3 FP&A Trends Shaping Our Digital Economy

3 FP&A Trends Shaping Our Digital Economy

Finance professors often teach that markets are working toward efficiency—that they’re linear. The reality? They’re bumpy roller coasters full of ups and downs.

“Things are usually changing fast enough and people are imperfect enough that markets don’t always have it just right,” says Kevin Landis, CEO and CIO of Firsthand Capital Management and veteran technology investor.

Like COVID-19, unprecedented situations happen that leave the economy in flux. The best way for finance professionals to navigate the market’s uncertainty? By staying on top of current FP&A trends. In 2021, that means examining how agility, cloud technology, and microplanning are redefining FP&A.

Agility Is a Must-Have, Not a Nice-to-Have

When COVID-19 hit in 2020, many businesses were unprepared for the lockdowns and how the pandemic hit the market. Companies like 24 Hour Fitness and ALDO Group had to close down hundreds of locations or file for bankruptcy.

Agile financial planning can help during times like these. Agile FP&A involves prioritizing people over process, with a focus on continuous changes and proactive communication. The process makes companies more resilient to market disruptions by taking uncertainties into the equation. The key lies in being flexible (so you can quickly respond to change) and collaborative.

Many finance leaders understand the importance of agile planning. Following the start of the pandemic in 2020, 89% of CFOs found the “external economic and financial uncertainties facing their business as high or very high,” which was up by 34% from the previous quarter.

And CFOs expect the “ability to rapidly model the implications of business decisions,” to be one of the biggest challenges to plan for in the future. 

So, how can more finance professionals practice agile FP&A? The process involves challenging your existing beliefs, so you can prepare for various scenarios. From there, determine your strategy, drivers, and key performance indicators (KPIs).

To get started, Gartner’s Agile Finance Strategy CFO Toolkit provides some useful insights on how you can start thinking about agile financial planning.

Spreadsheets Are Dinosaurs Next to AI and Cloud-Based Planning

Spreadsheet errors aren’t rare and minor—there are so many incidents that have resulted in companies losing millions of dollars.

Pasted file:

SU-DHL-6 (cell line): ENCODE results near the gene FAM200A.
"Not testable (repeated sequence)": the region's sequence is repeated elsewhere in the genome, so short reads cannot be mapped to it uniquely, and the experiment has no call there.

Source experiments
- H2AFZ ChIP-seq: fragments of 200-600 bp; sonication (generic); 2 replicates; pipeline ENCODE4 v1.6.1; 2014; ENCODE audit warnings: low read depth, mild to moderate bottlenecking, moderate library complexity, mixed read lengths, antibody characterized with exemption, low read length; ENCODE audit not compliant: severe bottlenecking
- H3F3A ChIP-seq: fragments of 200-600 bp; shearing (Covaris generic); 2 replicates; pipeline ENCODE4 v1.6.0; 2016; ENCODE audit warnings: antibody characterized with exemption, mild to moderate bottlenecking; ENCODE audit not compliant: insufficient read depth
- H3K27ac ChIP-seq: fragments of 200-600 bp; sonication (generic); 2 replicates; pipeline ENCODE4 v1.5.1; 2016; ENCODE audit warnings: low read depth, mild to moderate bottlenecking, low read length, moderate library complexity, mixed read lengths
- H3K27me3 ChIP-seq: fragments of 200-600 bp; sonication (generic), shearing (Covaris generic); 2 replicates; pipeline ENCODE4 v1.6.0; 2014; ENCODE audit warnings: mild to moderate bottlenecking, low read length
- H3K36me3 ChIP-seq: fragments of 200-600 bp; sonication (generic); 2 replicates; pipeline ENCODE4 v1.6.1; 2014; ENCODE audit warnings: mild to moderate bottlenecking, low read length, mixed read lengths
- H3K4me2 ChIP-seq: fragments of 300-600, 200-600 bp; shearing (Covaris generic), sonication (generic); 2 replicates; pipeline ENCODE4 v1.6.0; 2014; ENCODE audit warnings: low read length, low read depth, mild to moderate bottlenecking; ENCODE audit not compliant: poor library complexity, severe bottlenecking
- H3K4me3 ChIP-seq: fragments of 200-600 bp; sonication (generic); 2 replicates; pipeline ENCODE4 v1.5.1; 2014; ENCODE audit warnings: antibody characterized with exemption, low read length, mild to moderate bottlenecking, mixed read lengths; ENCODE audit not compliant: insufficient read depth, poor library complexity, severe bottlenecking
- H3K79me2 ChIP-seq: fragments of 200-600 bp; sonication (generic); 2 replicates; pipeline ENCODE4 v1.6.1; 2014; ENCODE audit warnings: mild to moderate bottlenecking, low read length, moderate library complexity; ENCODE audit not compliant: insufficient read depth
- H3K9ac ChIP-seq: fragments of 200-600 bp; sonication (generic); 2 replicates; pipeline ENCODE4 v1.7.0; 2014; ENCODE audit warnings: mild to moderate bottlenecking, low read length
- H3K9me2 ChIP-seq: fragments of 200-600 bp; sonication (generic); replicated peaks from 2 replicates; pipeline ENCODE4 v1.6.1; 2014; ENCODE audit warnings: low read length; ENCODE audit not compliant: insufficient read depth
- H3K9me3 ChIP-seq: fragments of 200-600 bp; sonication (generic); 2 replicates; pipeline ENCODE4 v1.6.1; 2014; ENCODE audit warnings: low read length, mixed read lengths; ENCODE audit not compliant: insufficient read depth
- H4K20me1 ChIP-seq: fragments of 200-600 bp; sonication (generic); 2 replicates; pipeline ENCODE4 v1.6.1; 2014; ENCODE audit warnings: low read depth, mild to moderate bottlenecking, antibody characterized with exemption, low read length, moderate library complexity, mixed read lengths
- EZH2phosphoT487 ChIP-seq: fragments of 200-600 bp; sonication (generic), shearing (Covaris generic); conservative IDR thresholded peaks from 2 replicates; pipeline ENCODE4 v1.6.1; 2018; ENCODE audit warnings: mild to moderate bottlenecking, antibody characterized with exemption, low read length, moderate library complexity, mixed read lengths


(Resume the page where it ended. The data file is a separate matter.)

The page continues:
JPMorgan Chase lost $3.1 billion due to a spreadsheet error as they relied on copying and pasting information, and TransAlta lost $24 million due to a cut and paste error in a spreadsheet. Besides leaving room for error, spreadsheets are time-consuming to complete—taking up valuable time leaders could be using for decision-making.

Unfortunately, FP&A teams often rely on spreadsheets.

Many companies recognize the need for a more flexible and dynamic planning model; over 80% of CFOs, controllers, and FP&A heads plan to make “advanced data analytics technologies and tools in finance” a priority in 2021.

The transition to remote work increased the urgency of shifting away from spreadsheets with FP&A.

Due to COVID-19 and the transition to working from home, many companies questioned long-held views that FP&A staff must be present on office premises, and some companies think FP&A can work just as well virtually. According to Deloitte’s latest CFO Signals survey, “72% of respondents say more finance work will be conducted remotely post-crisis.”

With more people working from home, there’s an increased need for centralized, accurate data—a result that’s tough to achieve with spreadsheets. Cloud-based Enterprise Performance Management (EPM) tools and AI-supported process automation seem to be the answer.

The good news? Finance professionals are smoothly making the shift to cloud-based technology.

According to a survey by The Hackett Group, 31% of roughly 300 finance executives surveyed “have done large-scale deployments of cloud-based financial applications this year, up from 23% in 2020.” Moreover, 66% of CFOs say they’ll focus on robotic process automation (RPA) and other workflow automation as it brings “speed, efficiency, and cost optimization to finance.”

Elias Khnaser, VP analyst at Gartner, put it best: “If you have not developed a cloud-first strategy yet, you are likely falling behind your competitors.”

It’s never too late to migrate to the cloud. To get started, follow Gartner’s step-by-step guide for planning a cloud strategy.

Organizations Need Micro—Not Just Annual—Planning

The COVID-19 pandemic taught an important lesson: traditional annual planning isn’t sufficient to prepare for the future. Navigating unprecedented events requires looking at the most recent data impacting your company.

Dr. Barry Keating, professor of business economics and predictive analytics at Notre Dame, recommends “nowcasting”—conducting short-term forecasting with very recent data.

Ed Goldfinger, CFO at Quantum Metric, agrees.